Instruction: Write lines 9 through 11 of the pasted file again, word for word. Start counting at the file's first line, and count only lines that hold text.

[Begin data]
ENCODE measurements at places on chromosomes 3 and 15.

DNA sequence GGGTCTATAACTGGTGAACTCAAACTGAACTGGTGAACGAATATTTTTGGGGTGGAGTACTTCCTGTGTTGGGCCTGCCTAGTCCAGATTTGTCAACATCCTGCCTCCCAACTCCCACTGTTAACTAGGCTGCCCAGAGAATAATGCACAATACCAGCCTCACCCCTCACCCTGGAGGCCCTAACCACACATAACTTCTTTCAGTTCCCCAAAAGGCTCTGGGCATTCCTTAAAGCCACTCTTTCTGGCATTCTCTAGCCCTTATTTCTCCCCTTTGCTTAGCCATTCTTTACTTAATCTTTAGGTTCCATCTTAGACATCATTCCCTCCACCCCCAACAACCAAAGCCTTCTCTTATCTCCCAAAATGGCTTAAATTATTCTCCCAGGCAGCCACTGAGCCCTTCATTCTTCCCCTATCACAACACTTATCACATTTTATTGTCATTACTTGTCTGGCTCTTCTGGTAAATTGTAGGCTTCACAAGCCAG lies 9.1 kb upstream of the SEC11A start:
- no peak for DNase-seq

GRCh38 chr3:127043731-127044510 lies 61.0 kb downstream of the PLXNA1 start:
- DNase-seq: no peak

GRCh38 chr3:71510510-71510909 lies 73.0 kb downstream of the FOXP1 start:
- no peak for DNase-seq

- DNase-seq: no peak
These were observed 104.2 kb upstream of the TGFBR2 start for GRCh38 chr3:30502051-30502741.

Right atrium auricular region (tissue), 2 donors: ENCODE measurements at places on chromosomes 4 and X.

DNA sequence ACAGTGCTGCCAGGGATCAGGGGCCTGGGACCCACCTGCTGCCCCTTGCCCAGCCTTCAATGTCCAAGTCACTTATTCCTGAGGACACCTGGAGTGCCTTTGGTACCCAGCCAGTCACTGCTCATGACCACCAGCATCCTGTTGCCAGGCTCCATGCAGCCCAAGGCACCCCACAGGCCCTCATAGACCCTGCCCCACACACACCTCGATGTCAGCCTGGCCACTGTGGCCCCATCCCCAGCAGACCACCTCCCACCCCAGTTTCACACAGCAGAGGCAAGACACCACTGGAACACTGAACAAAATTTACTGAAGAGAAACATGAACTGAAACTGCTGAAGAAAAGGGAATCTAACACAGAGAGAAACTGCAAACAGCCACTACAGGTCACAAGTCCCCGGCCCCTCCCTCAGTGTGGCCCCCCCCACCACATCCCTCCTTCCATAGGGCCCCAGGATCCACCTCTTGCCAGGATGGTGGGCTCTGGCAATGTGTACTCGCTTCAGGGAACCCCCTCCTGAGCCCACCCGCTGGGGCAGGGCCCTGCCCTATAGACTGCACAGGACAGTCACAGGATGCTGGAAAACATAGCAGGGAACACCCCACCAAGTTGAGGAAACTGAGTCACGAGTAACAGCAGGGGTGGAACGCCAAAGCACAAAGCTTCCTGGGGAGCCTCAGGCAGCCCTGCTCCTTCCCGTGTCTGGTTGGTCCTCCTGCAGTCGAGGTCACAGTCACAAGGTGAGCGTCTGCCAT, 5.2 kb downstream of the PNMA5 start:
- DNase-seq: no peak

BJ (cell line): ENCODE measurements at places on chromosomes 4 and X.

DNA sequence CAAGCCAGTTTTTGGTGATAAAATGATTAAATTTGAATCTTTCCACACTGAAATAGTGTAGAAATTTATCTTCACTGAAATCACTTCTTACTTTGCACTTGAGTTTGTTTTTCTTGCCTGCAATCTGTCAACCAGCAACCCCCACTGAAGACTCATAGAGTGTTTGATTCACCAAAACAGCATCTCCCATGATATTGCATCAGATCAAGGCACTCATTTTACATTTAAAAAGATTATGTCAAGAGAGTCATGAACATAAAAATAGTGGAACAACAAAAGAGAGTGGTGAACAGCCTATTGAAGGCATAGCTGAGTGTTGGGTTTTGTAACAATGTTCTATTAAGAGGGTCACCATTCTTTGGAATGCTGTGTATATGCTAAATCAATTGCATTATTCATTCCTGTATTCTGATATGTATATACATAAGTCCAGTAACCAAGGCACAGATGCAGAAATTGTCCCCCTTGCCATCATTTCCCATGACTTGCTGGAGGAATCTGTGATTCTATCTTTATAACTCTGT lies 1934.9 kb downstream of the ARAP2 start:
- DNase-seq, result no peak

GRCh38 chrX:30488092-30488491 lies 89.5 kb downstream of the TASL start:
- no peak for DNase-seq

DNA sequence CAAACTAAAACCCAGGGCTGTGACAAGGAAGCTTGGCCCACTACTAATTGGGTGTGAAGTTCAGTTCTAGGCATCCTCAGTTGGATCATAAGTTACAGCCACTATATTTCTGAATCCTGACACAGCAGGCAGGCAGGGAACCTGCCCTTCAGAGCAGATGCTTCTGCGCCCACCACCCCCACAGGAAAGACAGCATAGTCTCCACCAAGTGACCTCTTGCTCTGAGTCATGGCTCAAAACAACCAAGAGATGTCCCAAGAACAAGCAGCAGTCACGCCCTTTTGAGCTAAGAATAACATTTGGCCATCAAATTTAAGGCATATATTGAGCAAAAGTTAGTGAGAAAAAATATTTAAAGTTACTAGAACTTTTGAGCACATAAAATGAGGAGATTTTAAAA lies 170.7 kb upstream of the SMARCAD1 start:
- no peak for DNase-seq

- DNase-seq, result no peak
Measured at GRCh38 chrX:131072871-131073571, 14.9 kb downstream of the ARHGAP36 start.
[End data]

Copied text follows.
These were observed 104.2 kb upstream of the TGFBR2 start for GRCh38 chr3:30502051-30502741.

Right atrium auricular region (tissue), 2 donors: ENCODE measurements at places on chromosomes 4 and X.

DNA sequence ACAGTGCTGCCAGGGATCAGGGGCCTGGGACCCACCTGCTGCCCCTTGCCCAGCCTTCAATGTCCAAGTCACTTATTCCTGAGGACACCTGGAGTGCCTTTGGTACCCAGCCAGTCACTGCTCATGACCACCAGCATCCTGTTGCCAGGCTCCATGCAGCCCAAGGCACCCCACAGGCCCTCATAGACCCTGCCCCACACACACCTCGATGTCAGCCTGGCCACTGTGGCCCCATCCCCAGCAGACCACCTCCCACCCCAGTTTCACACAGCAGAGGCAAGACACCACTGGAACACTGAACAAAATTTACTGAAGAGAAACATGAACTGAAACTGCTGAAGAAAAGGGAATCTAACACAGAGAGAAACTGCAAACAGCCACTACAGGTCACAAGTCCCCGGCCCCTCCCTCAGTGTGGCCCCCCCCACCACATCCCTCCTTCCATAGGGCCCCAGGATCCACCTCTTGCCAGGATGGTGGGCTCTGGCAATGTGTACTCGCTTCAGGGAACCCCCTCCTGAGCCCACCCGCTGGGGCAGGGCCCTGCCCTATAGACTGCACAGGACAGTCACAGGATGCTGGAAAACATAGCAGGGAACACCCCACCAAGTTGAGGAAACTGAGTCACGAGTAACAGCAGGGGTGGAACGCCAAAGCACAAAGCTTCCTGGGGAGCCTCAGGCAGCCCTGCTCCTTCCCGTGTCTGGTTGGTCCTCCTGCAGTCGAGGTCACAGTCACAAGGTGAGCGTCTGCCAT, 5.2 kb downstream of the PNMA5 start: